THNK’s Creative Leadership Program is a work in progress. That's why we welcomed a group of eleven participants at De Waag in Amsterdam for a THNKLab – a prototype of our new 10-month program, to be launched in January 2012. In keeping with our core values of diverse thinking, we invited a wonderfully motley group of people from the worlds of business (Nike, KLM), clergy (English Reformed Church of Amsterdam), technology (e-office, SURF), creativity and design (Design Academy Eindhoven and Lava), international development (Oxfam Novib, Mama Cash), and social media (KBIRI).
THNKLab: Prototyping THNK’s challenge-based learning model
Agents of change
The day began with a talk by Stefano Marzano, Chief Design Officer of Philips Design. “Creative leadership is about having your head in the clouds and your feet on the ground,” he said. “Creative leaders not only develop ideas – they also make them happen. ”Marzano challenged participants to imagine a future that does not yet exist. It’s possible if companies and organizations give high potential, creative people the space to imagine – and the support and resources to pursue their ideas. According to Marzano, companies long to imagine the future but can’t because they don’t know how to lay the foundation for the future.
The “agents of change” needed to achieve this have the right mindset, knowledge and skills, he said. They are leaders because they claim responsibility for creating imaginative ideas, encouraging passion in their peers, and convincing others to play an active role in bringing about meaningful change.
Our guests started off by working with Sietske Klooster, playing games designed to create empathy for – and illustrate – the dynamics of leadership and followership. This involved trust-building exercises and a group sculpting session, in which participants silently created a clay masterpiece based on consensus and natural group dynamics, which revealed the leadership and followership roles within the group.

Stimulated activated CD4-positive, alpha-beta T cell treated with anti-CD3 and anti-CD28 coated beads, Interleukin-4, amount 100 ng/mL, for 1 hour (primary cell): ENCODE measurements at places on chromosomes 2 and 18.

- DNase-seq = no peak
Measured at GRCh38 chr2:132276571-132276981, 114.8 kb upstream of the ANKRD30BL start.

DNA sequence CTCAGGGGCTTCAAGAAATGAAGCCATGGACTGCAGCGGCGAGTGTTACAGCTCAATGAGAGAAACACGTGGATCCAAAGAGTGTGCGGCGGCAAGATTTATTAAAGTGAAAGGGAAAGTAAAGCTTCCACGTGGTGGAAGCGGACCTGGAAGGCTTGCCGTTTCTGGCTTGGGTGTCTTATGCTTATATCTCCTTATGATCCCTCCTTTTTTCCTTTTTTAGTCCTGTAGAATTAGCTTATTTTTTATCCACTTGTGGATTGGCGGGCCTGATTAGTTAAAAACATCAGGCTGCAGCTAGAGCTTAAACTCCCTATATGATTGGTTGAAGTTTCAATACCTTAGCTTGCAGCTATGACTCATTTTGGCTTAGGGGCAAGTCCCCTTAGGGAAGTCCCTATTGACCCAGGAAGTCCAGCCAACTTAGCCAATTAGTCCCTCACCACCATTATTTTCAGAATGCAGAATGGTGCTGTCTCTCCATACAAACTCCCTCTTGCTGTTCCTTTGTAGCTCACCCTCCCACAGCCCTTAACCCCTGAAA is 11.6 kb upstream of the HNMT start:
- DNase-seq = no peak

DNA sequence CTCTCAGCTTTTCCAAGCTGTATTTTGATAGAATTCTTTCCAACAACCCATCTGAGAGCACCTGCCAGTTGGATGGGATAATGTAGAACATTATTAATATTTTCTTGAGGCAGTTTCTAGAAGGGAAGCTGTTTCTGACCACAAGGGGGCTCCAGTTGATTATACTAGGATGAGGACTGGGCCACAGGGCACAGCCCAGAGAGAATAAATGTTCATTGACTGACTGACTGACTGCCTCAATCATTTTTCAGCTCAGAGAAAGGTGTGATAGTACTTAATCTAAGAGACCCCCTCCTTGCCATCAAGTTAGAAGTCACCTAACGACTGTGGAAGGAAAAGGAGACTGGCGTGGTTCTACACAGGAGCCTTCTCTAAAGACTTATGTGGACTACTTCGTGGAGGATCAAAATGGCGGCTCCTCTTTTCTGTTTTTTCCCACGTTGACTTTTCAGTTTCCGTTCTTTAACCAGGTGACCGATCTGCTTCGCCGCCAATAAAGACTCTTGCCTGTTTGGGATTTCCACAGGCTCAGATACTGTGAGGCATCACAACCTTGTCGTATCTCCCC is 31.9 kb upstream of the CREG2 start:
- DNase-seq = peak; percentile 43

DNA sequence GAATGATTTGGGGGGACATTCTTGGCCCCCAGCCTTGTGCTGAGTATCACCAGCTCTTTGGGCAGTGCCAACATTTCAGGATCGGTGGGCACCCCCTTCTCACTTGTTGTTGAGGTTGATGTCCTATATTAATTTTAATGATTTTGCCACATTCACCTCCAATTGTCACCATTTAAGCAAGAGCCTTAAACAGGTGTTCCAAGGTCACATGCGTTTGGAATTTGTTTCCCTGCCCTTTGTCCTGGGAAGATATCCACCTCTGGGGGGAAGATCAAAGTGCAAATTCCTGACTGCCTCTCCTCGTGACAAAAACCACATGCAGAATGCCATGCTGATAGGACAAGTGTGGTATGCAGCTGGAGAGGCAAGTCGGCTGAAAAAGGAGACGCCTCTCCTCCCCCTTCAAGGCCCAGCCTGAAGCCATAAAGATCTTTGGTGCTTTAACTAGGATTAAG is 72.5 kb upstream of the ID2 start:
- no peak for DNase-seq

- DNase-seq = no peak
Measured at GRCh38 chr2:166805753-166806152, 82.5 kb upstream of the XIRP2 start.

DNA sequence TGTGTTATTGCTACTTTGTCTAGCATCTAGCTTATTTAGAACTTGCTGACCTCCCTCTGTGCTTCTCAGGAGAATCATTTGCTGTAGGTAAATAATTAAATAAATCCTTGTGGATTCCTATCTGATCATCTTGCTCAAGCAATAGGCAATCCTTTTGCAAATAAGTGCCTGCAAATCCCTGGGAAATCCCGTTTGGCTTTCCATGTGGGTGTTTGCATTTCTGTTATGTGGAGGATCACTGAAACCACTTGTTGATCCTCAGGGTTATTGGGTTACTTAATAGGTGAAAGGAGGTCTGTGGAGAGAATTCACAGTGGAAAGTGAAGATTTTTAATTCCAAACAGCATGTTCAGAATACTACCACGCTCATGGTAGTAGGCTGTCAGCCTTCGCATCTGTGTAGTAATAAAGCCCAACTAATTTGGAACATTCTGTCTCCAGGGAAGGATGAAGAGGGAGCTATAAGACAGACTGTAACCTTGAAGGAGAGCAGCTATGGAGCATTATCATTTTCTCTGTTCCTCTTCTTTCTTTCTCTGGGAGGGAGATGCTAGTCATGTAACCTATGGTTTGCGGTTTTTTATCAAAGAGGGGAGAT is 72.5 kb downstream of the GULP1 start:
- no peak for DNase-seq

The pros and cons
To get their creative juices flowing, the group heard debates about the use of cutting-edge technologies to improve communication between people. Our protagonist was Yuri van Geest, Emerging Technologies Expert at THNK. He claimed that Internet and interactive technologies have significantly improved communication and that emerging technologies (such as telepathy and DNA matching) could offer more targeted connections between people.
Debating him was Arjan Postma, Research Director at FreedomLab Future Studies. He stressed that technology provides us with a false sense of autonomy. This injects an undesireable “junky pattern” to our lives and creates more complexity which, in turn, creates a greater need for new technology. Technology, he claimed, could estrange us from our emotions and culture.
Following this, THNKLab participants broke into three groups and immersed themselves in a design session. They shared personal perspectives on communication needs and methods, and brainstormed possible solutions. To help transform ideas into physical prototypes, FabLab Amsterdam‘s Bas van Abel discussed Open Design. Two teams created physical prototypes, and all groups presented their prototypes to professionals at a collaboration center located in Lisbon, Portugal – using advanced video conferencing
Solutions developed during the THNKLab
Cloud Me: A simple gadget that, when clicked together, shares the owner’s personal information and common interests. Cloud Me constantly uploads personal data based on parameters set by the owners. An embedded LED provides information about a person’s emotional state. Ideal for speed dating.
Virtual Feedback System for Cross-Cultural Communication: A computer-based system designed to communicate cross-cultural and non-verbal messages – as well as latent emotions. Using multi-colored cubes, people share feedback anonymously by rotating cubes to signal AGREE (green), DISAGREE (red) and DESIRE TO INTERRUPT (yellow). Rotations are captured onscreen and provide important cues to speakers, moderators and meeting participants. VFSCCC could be particularly relevant for situations involving people from different cultures who find it challenging to question, interrupt or disagree with others.
Mastermind-Type Game for Aid Development Programs: This concept uses gaming principles to improve service provider collaboration on international aid projects. They would be required to interact a certain number of times in order to bid on projects. The system rewards closer collaboration and interaction among strategy, logistics, financing, communications and engineering providers.